Earth's past, present and future can been seen on the northern peninsula of Antarctica - the wildest, most desolate and mysterious of its continents.Clues to answering humanity's most basic questions are locked in this continental freezer the size of the United States and half of Canada.Scientists are now ramping up their efforts to study the area in the hope it could answer questions such as where did we come from? And are we alone in the universe?+8Earth's past, present and future can been seen on the northern peninsula of Antarctica - the wildest, most desolate and mysterious of its continents. In this image, Peter Convey, an ecologist for the British Antarctic Survey, searches for samples on Deception Island, part of the South Shetland Islands archipelagoThe first explorers set foot in Antarctica 194 years ago hunting 19th century riches of whale and seal oil and fur, turning tides red with blood.
Since then, the fist-shaped continent has proven a treasure chest for scientists trying to determine everything from the creation of the cosmos to how high seas will rise with global warming.'It's a window out to the universe and in time,' said Kelly Falkner, polar program chief for the U.S. National Science Foundation.For a dozen days in January, in the middle of the chilly Antarctic summer, The Associated Press followed scientists from different fields searching for alien-like creatures, hints of pollution trapped in pristine ancient ice, leftovers from the Big Bang, biological quirks that potentially could lead to better medical treatments, and perhaps most of all, signs of unstoppable melting.
+8Pictured is a worker from the Chile's Antarctic Institute sits on the snow on Robert Island, part of the South Shetland Islands archipelago in Antarctica. Nasa uses the remoteness of Antarctic to study what people would have to go through if they visited MarsThe journey on a Chilean navy ship along the South Shetland islands and vulnerable Antarctic Peninsula, which juts off the continent like a broken pinky finger, logged 833 miles (1,340km) and allowing the AP team a firsthand look at part of this vital continent.Antarctica conjures up images of quiet mountains and white plateaus, but the coldest, driest and remotest continent is far from dormant.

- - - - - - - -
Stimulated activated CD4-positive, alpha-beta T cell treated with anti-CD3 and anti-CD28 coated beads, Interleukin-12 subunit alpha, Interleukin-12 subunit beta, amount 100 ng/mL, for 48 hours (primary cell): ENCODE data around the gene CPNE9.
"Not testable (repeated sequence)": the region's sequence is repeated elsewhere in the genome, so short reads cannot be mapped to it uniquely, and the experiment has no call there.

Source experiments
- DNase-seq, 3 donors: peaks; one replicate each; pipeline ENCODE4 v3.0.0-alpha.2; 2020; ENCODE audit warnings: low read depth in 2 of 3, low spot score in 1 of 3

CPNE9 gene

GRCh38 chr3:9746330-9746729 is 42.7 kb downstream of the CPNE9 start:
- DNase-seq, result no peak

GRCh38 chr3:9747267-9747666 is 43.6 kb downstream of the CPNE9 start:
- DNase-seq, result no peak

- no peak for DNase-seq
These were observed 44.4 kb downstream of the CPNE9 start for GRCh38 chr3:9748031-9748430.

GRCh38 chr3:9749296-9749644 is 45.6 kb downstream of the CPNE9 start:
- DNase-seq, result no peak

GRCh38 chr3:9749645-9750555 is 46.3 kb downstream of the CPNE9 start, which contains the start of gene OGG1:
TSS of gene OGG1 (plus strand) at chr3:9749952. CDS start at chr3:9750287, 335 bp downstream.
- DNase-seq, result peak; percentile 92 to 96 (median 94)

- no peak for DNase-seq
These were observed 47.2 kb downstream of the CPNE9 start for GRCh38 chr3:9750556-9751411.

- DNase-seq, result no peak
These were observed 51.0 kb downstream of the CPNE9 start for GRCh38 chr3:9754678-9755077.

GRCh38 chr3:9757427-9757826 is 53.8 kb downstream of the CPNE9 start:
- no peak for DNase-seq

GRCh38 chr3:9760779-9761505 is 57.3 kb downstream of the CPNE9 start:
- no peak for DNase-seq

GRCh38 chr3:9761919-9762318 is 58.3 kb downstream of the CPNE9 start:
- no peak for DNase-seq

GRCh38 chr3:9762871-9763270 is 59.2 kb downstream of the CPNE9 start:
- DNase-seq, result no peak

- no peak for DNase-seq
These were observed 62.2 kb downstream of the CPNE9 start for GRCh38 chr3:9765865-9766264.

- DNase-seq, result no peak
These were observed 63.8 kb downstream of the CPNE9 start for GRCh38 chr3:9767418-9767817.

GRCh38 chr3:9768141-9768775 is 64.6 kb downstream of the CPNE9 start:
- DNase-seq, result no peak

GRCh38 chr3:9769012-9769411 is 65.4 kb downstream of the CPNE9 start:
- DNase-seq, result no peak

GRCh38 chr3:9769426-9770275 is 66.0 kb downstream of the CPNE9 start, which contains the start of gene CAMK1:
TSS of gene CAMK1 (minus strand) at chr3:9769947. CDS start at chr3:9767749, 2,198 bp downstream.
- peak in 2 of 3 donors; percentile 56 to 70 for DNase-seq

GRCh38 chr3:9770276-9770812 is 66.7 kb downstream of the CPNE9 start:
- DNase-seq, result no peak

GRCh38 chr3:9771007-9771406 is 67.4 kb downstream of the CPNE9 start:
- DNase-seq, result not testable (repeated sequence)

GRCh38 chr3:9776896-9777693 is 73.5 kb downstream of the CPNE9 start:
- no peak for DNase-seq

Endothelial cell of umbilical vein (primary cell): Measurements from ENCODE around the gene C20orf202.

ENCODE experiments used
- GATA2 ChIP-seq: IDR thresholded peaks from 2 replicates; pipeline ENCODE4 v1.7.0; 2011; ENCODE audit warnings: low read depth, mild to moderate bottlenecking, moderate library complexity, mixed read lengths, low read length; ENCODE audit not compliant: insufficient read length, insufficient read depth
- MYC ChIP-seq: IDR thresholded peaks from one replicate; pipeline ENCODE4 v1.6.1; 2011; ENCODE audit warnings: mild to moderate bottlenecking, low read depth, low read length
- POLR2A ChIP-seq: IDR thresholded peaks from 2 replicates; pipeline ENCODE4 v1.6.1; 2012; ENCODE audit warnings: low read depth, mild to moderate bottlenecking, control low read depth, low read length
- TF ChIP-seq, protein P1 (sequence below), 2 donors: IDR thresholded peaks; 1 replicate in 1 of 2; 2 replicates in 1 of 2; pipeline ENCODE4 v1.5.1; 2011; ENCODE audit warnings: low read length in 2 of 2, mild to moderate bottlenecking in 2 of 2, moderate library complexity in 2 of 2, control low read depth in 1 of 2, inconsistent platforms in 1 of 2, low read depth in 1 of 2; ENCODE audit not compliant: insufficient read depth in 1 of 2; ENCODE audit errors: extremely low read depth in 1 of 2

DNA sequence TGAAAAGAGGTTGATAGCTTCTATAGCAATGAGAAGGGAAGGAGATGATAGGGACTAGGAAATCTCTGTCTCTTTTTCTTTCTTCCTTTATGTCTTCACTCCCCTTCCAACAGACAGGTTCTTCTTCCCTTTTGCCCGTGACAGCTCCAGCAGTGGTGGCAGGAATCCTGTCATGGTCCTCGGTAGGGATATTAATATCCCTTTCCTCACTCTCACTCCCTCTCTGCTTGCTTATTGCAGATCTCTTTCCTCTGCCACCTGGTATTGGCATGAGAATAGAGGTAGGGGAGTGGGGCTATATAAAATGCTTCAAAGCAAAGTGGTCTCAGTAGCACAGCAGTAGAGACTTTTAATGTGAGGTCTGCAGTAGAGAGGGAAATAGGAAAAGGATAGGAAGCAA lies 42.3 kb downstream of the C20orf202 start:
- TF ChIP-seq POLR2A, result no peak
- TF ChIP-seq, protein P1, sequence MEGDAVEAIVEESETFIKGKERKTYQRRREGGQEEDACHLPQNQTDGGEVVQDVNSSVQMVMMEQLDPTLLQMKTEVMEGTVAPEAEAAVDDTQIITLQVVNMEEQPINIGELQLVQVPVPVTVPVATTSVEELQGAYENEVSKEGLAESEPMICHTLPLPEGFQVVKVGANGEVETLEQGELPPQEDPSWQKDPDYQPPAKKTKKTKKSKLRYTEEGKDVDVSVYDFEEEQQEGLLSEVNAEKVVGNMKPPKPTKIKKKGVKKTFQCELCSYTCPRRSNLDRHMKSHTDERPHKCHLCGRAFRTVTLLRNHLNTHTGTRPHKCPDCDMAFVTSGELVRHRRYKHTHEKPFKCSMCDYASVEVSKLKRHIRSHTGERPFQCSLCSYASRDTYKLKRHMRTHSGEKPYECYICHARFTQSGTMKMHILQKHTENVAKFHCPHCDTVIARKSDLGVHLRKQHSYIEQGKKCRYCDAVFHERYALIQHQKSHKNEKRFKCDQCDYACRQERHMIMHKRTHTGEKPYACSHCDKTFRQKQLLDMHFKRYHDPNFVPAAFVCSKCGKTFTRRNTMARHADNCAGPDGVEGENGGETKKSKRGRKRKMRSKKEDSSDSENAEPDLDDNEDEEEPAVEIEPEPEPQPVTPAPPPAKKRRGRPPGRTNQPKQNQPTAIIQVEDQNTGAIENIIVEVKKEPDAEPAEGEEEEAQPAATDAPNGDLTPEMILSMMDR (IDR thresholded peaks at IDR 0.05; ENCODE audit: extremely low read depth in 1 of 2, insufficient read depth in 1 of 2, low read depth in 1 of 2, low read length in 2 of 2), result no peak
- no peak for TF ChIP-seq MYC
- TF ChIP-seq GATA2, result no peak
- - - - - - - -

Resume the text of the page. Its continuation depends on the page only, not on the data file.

About 98 per cent of it is covered by ice, and that ice is constantly moving.
Temperatures can range from above zero in the South Shetlands and Antarctic Peninsula to the unbearable frozen lands near the South Pole.
As an active volcano, Deception Island is a pot of extreme conditions. There are spots where the sea boils at 212 degrees Fahrenheit (100 degrees Celsius), while in others it can be freezing at below 32 (0 degrees Celsius).
+8Penguins walk on the shore of Bahia Almirantazgo in Antarctica. Temperatures can range from above zero in the South Shetlands and Antarctic Peninsula to the unbearable frozen lands near the South PoleSCIENTISTS FIND FISH BENEATH 2,400FT ANTARCTIC ICE SHEET
Resilient fish have been found living in darkness beneath a 2,430ft (740 metre) thick sheet of Antarctic iceIncredibly-resilient fish have been found living in perpetual darkness beneath a 2,430ft (740 metre) thick sheet of Antarctic ice.Stunned scientists made the discovery after drilling a small hole through the Ross Ice Shelf, which covers an area the size of France.They spotted the sea creatures in an area of remote seawater 33ft (10 metres) deep, sealed between the ice sheet and the seafloor.I'm surprised,' Ross Powell, a glacial geologist from Northern Illinois University told Douglas Fox at Scientific American.'You get the picture of these areas having very little food, being desolate, not supporting much life.'The discovery of fish in waters -2°C and perpetual darkness poses new questions about the ability of life to thrive in extreme environments.The expedition had initially wanted to analyse the stability of the Whillans Ice Stream, which is one of about a half-dozen large, fast-moving rivers of ice pouring from the West Antarctic.When ice drillers from the University of Nebraska-Lincoln peered beneath the region, they initially didn't believe it could hold life.But over several hours, they spotted 20 to 30 fish and lowered a camera into the area to capture their discovery.And while the sun rarely shines on the long, dark Antarctic winters, nighttime never seems to fall on summer days.